border

    cellpadding

    cellspacing

    frame

    rules

     

    The bold ones were the most often used ways of controlling table cells in a table based layout. They now all cause issues if you are trying to validate as HTML5. So older sites (or sites made with older software) won't validate if the doctype is changed without also going through and clearing out all of the obsolete attributes.

     
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  • Currently Being Moderated
    Nov 27, 2012 2:16 PM   in reply to Laurensvo92

    The reason I chose a tabel layout was because it's much easier to work with in CSS.

    Whatever floats your boat.  I think CSS layouts are much more efficient & can't imagine ever going back to table layouts.

     

    Regarding Dreamweaver creating infinte divs. Has anyone actually tried typing </ for themselves?

    Sure have.  Go to the end of your document in code view. Put your cursor under the </html> tag and type a closing </.

     

    If your code is clean, DW won't complete the tag if you don't need one.

     

    If, however, your code has unbalanced tags in it, DW will attempt to reconcile this by adding the missing closing tags.

     

    Ultimately, DW is just a tool and you are in charge of your code. 

     

     

    Nancy O.

     
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  • lingoes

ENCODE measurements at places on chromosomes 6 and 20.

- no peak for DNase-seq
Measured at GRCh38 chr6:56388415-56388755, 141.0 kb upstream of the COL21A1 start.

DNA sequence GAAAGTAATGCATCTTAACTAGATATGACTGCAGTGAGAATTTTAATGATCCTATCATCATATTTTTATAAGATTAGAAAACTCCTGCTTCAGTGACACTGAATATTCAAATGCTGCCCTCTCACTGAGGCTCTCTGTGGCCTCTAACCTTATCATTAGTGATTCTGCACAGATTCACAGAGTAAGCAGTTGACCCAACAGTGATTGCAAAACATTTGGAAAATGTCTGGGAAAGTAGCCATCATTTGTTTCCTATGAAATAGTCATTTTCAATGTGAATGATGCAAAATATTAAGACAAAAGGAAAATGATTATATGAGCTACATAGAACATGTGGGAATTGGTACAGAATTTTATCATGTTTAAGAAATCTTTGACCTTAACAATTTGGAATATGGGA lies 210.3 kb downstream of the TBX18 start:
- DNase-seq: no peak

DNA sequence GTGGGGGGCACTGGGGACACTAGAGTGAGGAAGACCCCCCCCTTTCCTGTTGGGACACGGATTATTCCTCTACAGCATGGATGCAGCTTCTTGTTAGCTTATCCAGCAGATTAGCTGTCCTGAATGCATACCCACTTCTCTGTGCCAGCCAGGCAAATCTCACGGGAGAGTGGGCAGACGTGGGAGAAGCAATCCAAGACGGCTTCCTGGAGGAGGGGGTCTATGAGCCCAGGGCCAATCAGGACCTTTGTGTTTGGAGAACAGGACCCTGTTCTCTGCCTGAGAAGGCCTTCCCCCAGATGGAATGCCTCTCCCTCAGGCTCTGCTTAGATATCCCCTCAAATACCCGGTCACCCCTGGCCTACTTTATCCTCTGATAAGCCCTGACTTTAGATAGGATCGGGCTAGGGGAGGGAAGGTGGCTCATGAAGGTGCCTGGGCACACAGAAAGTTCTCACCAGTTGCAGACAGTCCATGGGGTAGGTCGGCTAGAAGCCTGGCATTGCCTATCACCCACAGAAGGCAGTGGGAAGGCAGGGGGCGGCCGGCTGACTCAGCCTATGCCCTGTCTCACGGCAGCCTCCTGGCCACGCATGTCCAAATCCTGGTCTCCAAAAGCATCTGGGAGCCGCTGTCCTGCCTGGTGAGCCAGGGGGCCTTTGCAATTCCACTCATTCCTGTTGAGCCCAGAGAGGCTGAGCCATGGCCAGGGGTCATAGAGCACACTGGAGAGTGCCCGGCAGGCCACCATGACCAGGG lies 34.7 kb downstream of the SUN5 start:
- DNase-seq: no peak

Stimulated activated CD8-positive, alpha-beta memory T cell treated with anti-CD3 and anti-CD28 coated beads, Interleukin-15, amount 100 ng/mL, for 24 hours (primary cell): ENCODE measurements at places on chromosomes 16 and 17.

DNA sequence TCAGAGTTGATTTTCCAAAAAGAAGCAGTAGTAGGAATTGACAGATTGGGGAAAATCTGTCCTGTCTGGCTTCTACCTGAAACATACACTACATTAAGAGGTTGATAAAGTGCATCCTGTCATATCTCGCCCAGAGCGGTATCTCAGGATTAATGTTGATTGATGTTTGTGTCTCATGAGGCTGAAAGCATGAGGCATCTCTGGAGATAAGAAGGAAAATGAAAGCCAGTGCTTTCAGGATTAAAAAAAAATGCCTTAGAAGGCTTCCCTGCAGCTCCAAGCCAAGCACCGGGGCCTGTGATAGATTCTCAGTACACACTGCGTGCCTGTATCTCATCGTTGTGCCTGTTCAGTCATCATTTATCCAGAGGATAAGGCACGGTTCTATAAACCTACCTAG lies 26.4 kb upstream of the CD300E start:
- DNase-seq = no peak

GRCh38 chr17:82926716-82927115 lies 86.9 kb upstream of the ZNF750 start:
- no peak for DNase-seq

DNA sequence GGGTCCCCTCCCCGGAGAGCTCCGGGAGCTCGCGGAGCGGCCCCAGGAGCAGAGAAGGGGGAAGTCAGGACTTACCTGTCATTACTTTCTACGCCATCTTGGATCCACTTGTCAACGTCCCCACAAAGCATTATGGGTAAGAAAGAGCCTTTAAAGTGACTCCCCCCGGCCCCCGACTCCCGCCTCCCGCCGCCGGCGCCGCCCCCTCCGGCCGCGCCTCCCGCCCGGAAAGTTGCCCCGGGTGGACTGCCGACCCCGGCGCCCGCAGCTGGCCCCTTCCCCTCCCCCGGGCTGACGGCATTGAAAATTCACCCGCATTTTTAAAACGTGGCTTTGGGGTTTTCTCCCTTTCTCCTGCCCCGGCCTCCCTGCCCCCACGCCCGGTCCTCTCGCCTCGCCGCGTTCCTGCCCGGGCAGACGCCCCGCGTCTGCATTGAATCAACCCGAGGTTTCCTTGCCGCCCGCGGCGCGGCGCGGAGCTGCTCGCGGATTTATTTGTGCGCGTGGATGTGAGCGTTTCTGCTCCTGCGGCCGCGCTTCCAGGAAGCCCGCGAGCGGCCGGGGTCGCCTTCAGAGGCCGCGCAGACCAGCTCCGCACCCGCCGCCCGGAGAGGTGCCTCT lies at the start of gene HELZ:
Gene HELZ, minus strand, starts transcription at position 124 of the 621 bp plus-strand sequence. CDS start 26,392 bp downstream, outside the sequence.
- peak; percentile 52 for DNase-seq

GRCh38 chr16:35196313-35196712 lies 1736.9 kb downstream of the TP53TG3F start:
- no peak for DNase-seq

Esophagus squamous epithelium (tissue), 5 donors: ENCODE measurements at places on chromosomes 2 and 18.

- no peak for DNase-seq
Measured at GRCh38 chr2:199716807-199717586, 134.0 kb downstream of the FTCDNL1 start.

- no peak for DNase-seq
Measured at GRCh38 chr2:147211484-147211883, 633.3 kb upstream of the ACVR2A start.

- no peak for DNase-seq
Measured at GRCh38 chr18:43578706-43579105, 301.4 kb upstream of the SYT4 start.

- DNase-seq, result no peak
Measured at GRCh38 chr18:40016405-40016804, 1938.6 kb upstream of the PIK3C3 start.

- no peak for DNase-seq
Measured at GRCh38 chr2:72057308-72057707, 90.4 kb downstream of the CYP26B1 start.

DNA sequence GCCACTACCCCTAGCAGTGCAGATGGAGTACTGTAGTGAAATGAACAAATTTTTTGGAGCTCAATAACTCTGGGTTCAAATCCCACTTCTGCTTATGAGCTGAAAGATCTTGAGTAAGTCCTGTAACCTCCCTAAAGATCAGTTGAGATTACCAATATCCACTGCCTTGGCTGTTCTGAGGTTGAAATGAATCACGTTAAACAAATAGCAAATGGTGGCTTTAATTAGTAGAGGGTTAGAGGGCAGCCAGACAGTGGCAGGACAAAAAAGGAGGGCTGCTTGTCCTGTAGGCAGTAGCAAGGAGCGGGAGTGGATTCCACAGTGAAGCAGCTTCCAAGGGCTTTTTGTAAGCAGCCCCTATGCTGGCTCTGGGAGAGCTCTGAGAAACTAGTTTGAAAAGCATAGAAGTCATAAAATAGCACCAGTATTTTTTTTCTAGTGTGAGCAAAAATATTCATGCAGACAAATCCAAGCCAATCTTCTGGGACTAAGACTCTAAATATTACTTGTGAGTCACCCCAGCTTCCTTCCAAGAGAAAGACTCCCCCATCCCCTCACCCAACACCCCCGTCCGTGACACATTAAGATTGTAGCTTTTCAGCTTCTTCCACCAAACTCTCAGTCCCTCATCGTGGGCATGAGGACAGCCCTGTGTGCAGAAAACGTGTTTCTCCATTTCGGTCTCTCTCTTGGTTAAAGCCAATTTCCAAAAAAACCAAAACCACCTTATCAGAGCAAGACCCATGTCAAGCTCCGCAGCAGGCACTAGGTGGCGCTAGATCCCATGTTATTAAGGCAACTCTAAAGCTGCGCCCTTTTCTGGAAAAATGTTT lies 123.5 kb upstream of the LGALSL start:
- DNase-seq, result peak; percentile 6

11 posts
    Oct 18, 2012
    Currently Being Moderated
    Nov 28, 2012 2:13 AM   in reply to SnakEyez02

    Sometimes when I check all the HTML blocks and find nothing error then I followed your steps.

     
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  • Currently Being Moderated
    Nov 28, 2012 5:02 AM   in reply to lingoes

    Just to reiterate Nancy's point, DW will never insert a closing tag if the code is valid and complete.

     

    Table layouts are a bad idea for lots of reasons, but the more compelling ones are:

     

    • Way too much code - each page is encumbered with scads of table infrastructure that cannot be externalized (as opposed to CSS rules)
    • Not very friendly from an accessability point of view.  With table layout, content that is visually adjacent on the screen may be separated by lots of code in the code, which can create problems with screen assistive devices.

     

    Moving away from table layout does mean that you need to become very familar with CSS, however, which some may find to be a burden.

     
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  • Jim Carpenter
    546 posts
    Apr 6, 2006
    Currently Being Moderated
    Nov 28, 2012 7:43 AM   in reply to MurraySummers